Jan. 20 2016 12:12 AM

Lansing leaders involved in crisis

Protesters rally at Lansing City Hall on Tuesday over the Flint water crisis as they await Gov. Rick Snyder's State of the State speech across the street at the Capitol. Hundreds were expected.
Todd Heywood/City Pulse

When Gov. Rick Snyder was in Flint last week, a familiar Lansing face was by his side: David Maxwell, the head of the city of Lansing’s Office of Faith Based Initiatives. Maxwell is a Flint native.

Maxwell was on the podium with Snyder during a press conference on the crisis — something that caused some Lansing observers to raise their eyebrows.

But Maxwell said he was there to support Flint Mayor Karen Weaver, who was also on the podium.

“I could care less about the governor,” said Maxwell in a phone interview. “We’re not forming an alliance.”

Maxwell, bishop of Eliezer Baptist Church in Lansing, said his involvement in Flint is threefold: He’s longtime friends with Weaver, a high school classmate; his 84-year-old mother and stepfather live in Flint; and he has parishioners who live in Flint and thus are impacted by the crisis. He said he is in Flint two or three times a week.

He said he is acting as an “informal adviser” to Weaver. He and Weaver attended school together. He said Lansing Mayor Virg Bernero, who appointed him, supports his work in Flint.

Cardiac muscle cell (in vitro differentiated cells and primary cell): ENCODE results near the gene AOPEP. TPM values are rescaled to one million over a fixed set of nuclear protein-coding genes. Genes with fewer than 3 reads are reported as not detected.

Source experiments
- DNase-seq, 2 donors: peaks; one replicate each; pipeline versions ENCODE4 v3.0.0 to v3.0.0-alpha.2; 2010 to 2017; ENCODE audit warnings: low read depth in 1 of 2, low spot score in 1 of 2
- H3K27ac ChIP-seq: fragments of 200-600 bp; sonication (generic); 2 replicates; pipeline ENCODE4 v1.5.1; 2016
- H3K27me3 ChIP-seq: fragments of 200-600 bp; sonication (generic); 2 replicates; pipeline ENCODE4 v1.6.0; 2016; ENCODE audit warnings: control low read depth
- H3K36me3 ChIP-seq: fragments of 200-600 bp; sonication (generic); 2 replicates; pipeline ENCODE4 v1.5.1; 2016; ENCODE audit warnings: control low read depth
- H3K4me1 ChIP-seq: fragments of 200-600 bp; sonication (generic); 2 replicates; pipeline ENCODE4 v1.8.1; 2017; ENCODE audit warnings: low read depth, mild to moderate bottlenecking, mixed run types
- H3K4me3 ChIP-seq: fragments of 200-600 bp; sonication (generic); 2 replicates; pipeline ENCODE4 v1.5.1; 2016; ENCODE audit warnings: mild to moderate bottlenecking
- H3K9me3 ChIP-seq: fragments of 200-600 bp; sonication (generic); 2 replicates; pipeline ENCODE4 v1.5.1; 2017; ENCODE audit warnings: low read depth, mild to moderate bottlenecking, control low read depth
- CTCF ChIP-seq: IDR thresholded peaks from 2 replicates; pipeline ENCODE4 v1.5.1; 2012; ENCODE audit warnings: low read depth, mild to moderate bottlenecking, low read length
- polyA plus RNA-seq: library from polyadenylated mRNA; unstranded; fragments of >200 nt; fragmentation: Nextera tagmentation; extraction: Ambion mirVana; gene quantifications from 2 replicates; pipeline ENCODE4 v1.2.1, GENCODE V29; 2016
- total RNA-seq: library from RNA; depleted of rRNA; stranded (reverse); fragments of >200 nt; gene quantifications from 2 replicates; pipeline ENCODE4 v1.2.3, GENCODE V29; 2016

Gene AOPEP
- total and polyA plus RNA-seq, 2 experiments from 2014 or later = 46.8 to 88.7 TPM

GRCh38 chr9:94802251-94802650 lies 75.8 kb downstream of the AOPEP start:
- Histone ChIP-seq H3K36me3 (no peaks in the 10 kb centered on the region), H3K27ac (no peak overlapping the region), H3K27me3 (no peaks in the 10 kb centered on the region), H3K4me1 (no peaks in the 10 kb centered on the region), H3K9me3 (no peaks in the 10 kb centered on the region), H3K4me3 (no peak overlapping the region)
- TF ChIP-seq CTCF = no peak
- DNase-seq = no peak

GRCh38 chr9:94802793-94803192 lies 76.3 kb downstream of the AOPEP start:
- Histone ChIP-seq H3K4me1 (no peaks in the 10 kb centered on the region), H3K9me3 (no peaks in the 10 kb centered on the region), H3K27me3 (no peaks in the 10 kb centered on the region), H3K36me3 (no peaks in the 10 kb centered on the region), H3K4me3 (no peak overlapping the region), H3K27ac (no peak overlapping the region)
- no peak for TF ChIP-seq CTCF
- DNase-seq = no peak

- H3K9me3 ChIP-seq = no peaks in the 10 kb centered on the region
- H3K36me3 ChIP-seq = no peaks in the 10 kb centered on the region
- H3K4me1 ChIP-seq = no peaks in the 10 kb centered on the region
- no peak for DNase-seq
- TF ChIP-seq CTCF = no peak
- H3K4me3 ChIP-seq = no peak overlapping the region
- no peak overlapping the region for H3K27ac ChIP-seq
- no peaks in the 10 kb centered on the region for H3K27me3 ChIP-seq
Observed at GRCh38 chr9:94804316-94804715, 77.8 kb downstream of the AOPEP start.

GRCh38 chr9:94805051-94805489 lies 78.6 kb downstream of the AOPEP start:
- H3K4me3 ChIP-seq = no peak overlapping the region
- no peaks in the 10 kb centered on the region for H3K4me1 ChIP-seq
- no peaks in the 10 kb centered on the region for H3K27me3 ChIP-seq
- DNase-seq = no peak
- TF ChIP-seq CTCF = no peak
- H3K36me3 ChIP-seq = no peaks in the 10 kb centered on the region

Toxic levels of lead, combined with an increase in reported cases of the deadly Legionnaire’s Disease — which may be tied to the Flint River water crisis —resulted in a state declaration of emergency on Jan. 5. On Sunday, President Barack Obama declared a federal emergency. The National Guard has also been mobilized to assist in addressing the crisis, mostly in distributing water filters and cases of bottled water to impacted residents.

Maxwell was critical of the move to distribute filters.

“You can put out all the filters you want, but it doesn’t fly,” the minister said. “The filter suggests the water is poison. People are not going to buy into this.”

He also noted that just having bottled water available at local fire stations may not be enough, particularly for the city’s seniors and disabled residents.

“You can have all the water in the world available at the fire station, but if a senior lives a half mile from the fire station, they are going to have trouble accessing it,” he said. “It’s a challenge. That’s a concern.”

Maxwell isn’t the only Lansing-area resident with a stake in Flint. Jerry Ambrose, the former chief of staff in the Bernero administration, was part of the team that worked for Snyder appointee Darnell Earley, the emergency manager in Flint from 2013 till January of last year — during which time the decision was made to switch to the Flint River for drinking water.

Ambrose succeeded Earley in January last year and served till the end of April.

During Ambrose’s four-month tenure, citizens were growing more and more discontented about the quality and condition of the water pouring from their taps. As Ambrose was taking on the role of manager, water officials announced the water had failed to meet federal safe drinking water standards because there was too much disinfectant in it.

Protesters offer free Flint water to lawmakers.
Todd Heywood/City Pulse

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